Dinarchus, Speeches (English) (XML Header) [genre: prose; rhetoric] [word count] [Din.].
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1.14You made no allowance for Timotheus, [Note] Athenians, although he sailed round the Peloponnese and defeated the Lacedaemonians in a naval battle at Corcyra, and was the son of Conon [Note] too who liberated Greece. Though he captured Samos, Methone, Pydna, Potidaea, and twenty other cities besides, you did not permit such services to outweigh the trial which you were then conducting or the oaths that governed your vote; instead you fined him a hundred talents because Aristophon said that he had accepted money from the Chians and Rhodians. 1.15Will you then absolve this abominable wretch, this Scythian,—really I cannot contain myself,—whom no mere individual but the whole Areopagus has shown, after inquiry, to be in possession of money to your detriment, whose bribery and corruption against the city have been revealed and established beyond doubt? Will you not punish him and make him an example to others? He is known not only to have taken gold from the royal treasuries [Note] but also to have enriched himself at the city's own expense, since he did not even withhold his hand from the money lately brought to her by Harpalus. 1.16Yet the embassies to Thebes which Demosthenes undertook are equivalent to a mere fraction of Timotheus' services; and which of you, contrasting with the exploits on which Demosthenes prides himself those which Timotheus and Conon performed on your behalf, would not laugh to scorn all who consented to listen to this man? But then there should be no comparison made between this outcast and the men who in your interests acted worthily of the city and your ancestors. I will therefore cite the decree which was passed concerning Timotheus and then return to my review of the defendant. Read.Decree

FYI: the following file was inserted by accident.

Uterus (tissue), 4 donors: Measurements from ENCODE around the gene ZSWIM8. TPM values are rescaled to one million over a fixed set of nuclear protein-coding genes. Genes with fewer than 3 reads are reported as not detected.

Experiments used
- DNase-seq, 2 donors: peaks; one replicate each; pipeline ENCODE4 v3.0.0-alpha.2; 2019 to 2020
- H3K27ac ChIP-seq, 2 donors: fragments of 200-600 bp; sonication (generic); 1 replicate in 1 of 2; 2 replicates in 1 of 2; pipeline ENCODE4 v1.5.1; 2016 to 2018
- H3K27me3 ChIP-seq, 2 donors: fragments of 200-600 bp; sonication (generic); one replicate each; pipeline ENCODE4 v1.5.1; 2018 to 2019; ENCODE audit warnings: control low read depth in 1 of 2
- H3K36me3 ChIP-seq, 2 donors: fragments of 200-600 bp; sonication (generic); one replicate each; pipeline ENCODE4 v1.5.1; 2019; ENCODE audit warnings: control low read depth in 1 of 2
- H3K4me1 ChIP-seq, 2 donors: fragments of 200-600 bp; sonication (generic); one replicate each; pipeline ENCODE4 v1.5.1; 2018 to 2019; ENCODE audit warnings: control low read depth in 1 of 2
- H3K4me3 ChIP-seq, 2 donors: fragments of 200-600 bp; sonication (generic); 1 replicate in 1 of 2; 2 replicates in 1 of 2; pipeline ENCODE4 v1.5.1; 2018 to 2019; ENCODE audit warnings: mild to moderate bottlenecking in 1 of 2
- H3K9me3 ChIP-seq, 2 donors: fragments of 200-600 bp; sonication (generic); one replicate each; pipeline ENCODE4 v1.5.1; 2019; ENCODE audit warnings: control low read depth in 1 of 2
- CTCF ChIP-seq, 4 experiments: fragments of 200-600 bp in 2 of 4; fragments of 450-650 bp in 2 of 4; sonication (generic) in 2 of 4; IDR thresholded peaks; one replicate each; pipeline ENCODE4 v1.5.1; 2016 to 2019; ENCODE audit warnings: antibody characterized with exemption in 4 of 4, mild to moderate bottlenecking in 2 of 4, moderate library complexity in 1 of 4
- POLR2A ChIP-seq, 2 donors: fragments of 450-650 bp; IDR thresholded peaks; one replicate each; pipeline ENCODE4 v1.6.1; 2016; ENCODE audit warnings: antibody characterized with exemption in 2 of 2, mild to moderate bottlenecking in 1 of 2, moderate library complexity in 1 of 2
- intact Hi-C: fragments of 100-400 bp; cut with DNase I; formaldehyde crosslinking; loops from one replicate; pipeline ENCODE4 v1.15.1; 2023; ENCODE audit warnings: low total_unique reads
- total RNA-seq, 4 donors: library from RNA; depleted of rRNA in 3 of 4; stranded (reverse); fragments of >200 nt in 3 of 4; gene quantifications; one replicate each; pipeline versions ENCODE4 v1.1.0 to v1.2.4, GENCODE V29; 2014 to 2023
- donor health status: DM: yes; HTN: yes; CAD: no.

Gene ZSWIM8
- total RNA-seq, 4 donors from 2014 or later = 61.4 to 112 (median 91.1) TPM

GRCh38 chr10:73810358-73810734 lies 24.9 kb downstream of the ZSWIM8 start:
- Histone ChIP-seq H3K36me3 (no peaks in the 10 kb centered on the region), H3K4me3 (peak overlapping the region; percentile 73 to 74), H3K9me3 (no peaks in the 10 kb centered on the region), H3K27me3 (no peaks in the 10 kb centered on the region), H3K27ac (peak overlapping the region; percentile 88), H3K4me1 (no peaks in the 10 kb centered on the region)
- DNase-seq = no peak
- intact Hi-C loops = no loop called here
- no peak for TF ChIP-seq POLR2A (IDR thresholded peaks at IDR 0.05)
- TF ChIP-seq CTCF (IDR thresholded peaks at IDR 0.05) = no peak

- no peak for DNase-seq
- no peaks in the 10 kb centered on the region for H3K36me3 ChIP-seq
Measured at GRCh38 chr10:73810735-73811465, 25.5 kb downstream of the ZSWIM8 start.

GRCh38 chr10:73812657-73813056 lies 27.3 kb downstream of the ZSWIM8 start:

1.17This citizen, Demosthenes, of such a character, who might well have gained the pardon and gratitude of his colleagues in the public life of those days, since he had rendered great services to the city, not in word only but in deed, and had always remained true to the same policy rather than changing to and fro as you have done, met his death without begging the people for such extensive favors as would set him above the laws or thinking that men who had sworn to vote in accordance with the law should consider anything more important than their word; he was ready even for condemnation, if the jury decided upon it, and did not plead the inclemency of circumstance or express in public opinions which he did not hold.

1.18Will you not execute this accursed wretch, Athenians, who, in addition to many other crucial blunders, stood by while the Thebans' city was destroyed, though he had accepted three hundred talents from the Persian King for their protection though the Arcadians, [Note] arriving at the Isthmus, had dismissed with a rebuff the envoys of Antipater and welcomed those from the unhappy Thebans who had reached them with difficulty by sea, bearing a suppliant's staff and heralds' wands, plaited, they said, from olive shoots? 1.19They came to assure the Arcadians that no wish to break their friendship with the Greeks had led the Thebans to a revolution, nor did they intend to do anything to the detriment of Greece; but they were no longer able to countenance at home the behavior of the Macedonians in the city, to endure slavery, or to witness the outrages perpetrated against the persons of free men. 1.20The Arcadians were ready to help them and, sympathizing with their misfortunes, explained that, though they were compelled through force of circumstance to serve Alexander with their persons, in spirit they sided always with the Thebans and the cause of Greek liberty. Since their leader, Astylus, was open to bribery, as Stratocles said, and wanted ten talents as the price of helping the Thebans, the envoys approached Demosthenes who, as they knew, held the King's gold and earnestly begged him to spend the money to save their city.



Dinarchus, Speeches (English) (XML Header) [genre: prose; rhetoric] [word count] [Din.].
<<Din. 1.10 Din. 1.15 (Greek) >>Din. 1.24

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